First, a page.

What causes fatigue, and how can I treat it?

Fatigue is more than just tiredness. Fatigue can make it hard to get out of bed in the morning and prevent a person from fulfilling their daily tasks.

Physical and mental fatigue are different, but they often occur together. Repeated physical exhaustion can lead to mental fatigue over time.

Poor sleep, particularly when it occurs for a long time, can also lead to fatigue. Officials recommend that adults get 7–8 hours of sleep each night.

Eating a healthful diet and getting regular physical activity can help reduce fatigue for many people. Treating the underlying cause of fatigue, whether this is poor sleep or a health condition, also helps.

When fatigue affects safety, it becomes a public health concern. People with severe fatigue may act similarly to those who are intoxicated.


There are two main types of fatigue: physical and mental.

A person with physical fatigue may find it physically hard to do the things they usually do, such as climbing the stairs. Symptoms include muscle weakness, and diagnosis may involve completing a strength test.

With mental fatigue, a person may find it harder to concentrate on things and stay focused. They may feel sleepy or have difficulty staying awake while working.

Is it sleepiness or fatigue?

Sleepiness can occur when a person does not get enough good quality sleep, or when they have a lack of stimulation. It can also be a symptom of a health condition that interferes with sleep, such as sleep apnea or restless legs syndrome.

Sleepiness is more likely to be short-term than fatigue. It is usually treatable with regular and consistent sleep.

However, fatigue — especially when it is chronic — is often associated with a health condition or problem. It may also be its own chronic condition, called chronic fatigue syndrome, or myalgic encephalomyelitis.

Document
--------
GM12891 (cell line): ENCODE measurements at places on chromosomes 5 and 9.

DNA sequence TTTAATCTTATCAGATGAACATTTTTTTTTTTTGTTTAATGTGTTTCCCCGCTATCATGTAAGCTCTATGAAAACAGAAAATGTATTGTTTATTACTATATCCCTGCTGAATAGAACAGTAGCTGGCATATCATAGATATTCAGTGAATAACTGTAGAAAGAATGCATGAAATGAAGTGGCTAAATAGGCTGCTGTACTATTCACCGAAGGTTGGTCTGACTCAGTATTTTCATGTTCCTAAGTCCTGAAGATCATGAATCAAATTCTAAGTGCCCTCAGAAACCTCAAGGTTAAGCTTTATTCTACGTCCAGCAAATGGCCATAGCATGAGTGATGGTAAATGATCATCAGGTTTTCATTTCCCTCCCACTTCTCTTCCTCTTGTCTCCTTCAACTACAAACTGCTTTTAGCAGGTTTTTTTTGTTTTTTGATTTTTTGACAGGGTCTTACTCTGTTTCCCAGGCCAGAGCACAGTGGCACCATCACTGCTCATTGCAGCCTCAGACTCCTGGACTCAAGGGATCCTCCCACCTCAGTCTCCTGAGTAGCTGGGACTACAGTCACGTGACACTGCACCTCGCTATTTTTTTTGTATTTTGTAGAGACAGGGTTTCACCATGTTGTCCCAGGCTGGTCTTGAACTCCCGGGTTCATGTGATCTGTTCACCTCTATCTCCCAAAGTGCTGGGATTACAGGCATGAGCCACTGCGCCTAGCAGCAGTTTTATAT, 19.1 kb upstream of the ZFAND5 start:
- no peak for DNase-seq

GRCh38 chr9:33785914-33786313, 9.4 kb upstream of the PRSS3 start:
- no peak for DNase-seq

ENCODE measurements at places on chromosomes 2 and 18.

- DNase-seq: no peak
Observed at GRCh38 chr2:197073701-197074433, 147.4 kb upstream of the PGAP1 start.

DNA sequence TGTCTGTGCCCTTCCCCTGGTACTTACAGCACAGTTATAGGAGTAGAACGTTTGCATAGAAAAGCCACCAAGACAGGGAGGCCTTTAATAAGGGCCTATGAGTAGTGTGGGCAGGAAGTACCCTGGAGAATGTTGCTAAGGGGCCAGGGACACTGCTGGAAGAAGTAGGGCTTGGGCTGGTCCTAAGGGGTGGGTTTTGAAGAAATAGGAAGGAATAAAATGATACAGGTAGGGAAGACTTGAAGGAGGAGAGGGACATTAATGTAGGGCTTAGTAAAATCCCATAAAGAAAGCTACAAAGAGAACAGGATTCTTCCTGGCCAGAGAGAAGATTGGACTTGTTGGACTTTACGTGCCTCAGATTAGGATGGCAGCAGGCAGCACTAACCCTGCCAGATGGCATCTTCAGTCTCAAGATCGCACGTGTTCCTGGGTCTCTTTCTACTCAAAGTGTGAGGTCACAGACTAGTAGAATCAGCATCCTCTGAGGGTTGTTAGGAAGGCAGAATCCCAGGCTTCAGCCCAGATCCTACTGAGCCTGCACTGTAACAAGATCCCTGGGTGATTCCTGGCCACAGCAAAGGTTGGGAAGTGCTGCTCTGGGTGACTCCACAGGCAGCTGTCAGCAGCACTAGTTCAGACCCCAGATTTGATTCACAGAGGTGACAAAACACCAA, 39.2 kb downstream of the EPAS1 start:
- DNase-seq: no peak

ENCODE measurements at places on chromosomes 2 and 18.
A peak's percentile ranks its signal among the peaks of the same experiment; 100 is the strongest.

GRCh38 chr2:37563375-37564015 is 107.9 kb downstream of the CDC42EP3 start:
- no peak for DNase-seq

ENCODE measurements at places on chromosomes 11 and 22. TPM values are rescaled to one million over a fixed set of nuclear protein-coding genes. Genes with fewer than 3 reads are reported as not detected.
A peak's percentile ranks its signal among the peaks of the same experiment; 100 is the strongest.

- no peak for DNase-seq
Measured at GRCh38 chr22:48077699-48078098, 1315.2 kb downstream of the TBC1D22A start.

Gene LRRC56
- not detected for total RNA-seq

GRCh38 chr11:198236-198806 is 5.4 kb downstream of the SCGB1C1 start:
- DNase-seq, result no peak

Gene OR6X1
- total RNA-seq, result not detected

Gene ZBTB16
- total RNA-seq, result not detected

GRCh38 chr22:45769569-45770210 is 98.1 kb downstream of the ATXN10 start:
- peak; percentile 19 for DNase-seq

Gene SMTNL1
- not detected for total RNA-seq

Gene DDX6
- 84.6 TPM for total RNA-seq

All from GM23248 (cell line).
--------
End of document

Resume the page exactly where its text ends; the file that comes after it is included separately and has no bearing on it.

Fatigue is associated with many health conditions and lifestyle factors. The sections below will outline these in more detail.

Mental health issues

Fatigue is a common symptom of clinical depression, either due to the depression itself or associated problems, such as insomnia.

Fatigue can also result from the following mental health issues:

  • stress
  • bereavement and grief
  • eating disorders
  • anxiety
  • boredom
  • emotional exhaustion or burnout
  • life events, such as moving home or getting a divorce
Endocrine and metabolic reasons

Health conditions and other factors that affect hormones can cause fatigue. These include:

  • Cushing’s syndrome
  • kidney disease
  • electrolyte problems
  • diabetes
  • thyroid conditions
  • pregnancy
  • hormonal contraception, including birth control pills and the implant

Medication withdrawal can also cause fatigue until the body adjusts. Changes in dosage can also be a cause.

Heart and lung conditions

Heart and lung conditions can affect blood flow in the body or cause inflammation and may lead to fatigue. These include:

  • pneumonia
  • arrhythmias
  • asthma
  • chronic obstructive pulmonary disease
  • valvular heart disease
  • coronary heart disease
  • congestive heart failure
Sleep problems

The following sleep factors can also lead to fatigue:

  • working late
  • working shifts
  • jet lag
  • sleep apnea
  • narcolepsy
  • insomnia
  • reflux esophagitis
Chemicals and substances

Vitamin deficiencies, mineral deficiencies, and poisoning can all affect sleep and cause fatigue.

Consuming caffeinated beverages can also disrupt normal sleep, especially close to bedtime. Using products containing nicotine can also disrupt sleep.

Medical conditions